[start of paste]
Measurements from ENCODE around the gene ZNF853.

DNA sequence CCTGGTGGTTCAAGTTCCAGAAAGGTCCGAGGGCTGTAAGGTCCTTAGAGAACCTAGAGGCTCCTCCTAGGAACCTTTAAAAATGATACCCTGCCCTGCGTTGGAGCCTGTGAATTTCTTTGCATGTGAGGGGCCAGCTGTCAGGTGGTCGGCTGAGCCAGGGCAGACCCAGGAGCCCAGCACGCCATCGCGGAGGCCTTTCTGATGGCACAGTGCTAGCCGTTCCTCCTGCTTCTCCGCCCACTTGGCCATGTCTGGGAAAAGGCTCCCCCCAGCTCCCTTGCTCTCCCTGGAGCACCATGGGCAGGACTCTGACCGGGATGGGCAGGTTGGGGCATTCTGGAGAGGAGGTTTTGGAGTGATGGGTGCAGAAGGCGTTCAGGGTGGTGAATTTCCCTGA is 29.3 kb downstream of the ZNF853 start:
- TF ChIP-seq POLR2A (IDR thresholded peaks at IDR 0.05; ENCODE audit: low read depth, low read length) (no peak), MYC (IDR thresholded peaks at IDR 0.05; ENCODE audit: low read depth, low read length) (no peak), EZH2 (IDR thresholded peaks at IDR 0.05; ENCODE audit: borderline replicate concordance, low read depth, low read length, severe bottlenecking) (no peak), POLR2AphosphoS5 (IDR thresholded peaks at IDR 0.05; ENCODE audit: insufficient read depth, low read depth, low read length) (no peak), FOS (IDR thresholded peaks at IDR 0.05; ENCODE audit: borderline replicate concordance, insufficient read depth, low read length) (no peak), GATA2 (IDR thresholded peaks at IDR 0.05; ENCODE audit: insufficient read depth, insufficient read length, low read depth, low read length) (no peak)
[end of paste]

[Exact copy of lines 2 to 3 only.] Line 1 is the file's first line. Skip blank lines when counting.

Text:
DNA sequence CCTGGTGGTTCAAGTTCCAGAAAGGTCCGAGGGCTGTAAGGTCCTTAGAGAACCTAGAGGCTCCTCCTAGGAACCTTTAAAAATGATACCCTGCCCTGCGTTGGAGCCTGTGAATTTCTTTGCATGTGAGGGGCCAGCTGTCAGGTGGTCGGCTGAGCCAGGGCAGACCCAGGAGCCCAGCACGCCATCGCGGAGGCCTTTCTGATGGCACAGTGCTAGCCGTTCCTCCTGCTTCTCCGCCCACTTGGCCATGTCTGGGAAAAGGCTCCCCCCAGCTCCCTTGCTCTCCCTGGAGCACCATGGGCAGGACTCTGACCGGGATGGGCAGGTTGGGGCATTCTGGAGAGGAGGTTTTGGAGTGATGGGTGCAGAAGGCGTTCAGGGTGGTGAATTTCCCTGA is 29.3 kb downstream of the ZNF853 start:
- TF ChIP-seq POLR2A (IDR thresholded peaks at IDR 0.05; ENCODE audit: low read depth, low read length) (no peak), MYC (IDR thresholded peaks at IDR 0.05; ENCODE audit: low read depth, low read length) (no peak), EZH2 (IDR thresholded peaks at IDR 0.05; ENCODE audit: borderline replicate concordance, low read depth, low read length, severe bottlenecking) (no peak), POLR2AphosphoS5 (IDR thresholded peaks at IDR 0.05; ENCODE audit: insufficient read depth, low read depth, low read length) (no peak), FOS (IDR thresholded peaks at IDR 0.05; ENCODE audit: borderline replicate concordance, insufficient read depth, low read length) (no peak), GATA2 (IDR thresholded peaks at IDR 0.05; ENCODE audit: insufficient read depth, insufficient read length, low read depth, low read length) (no peak)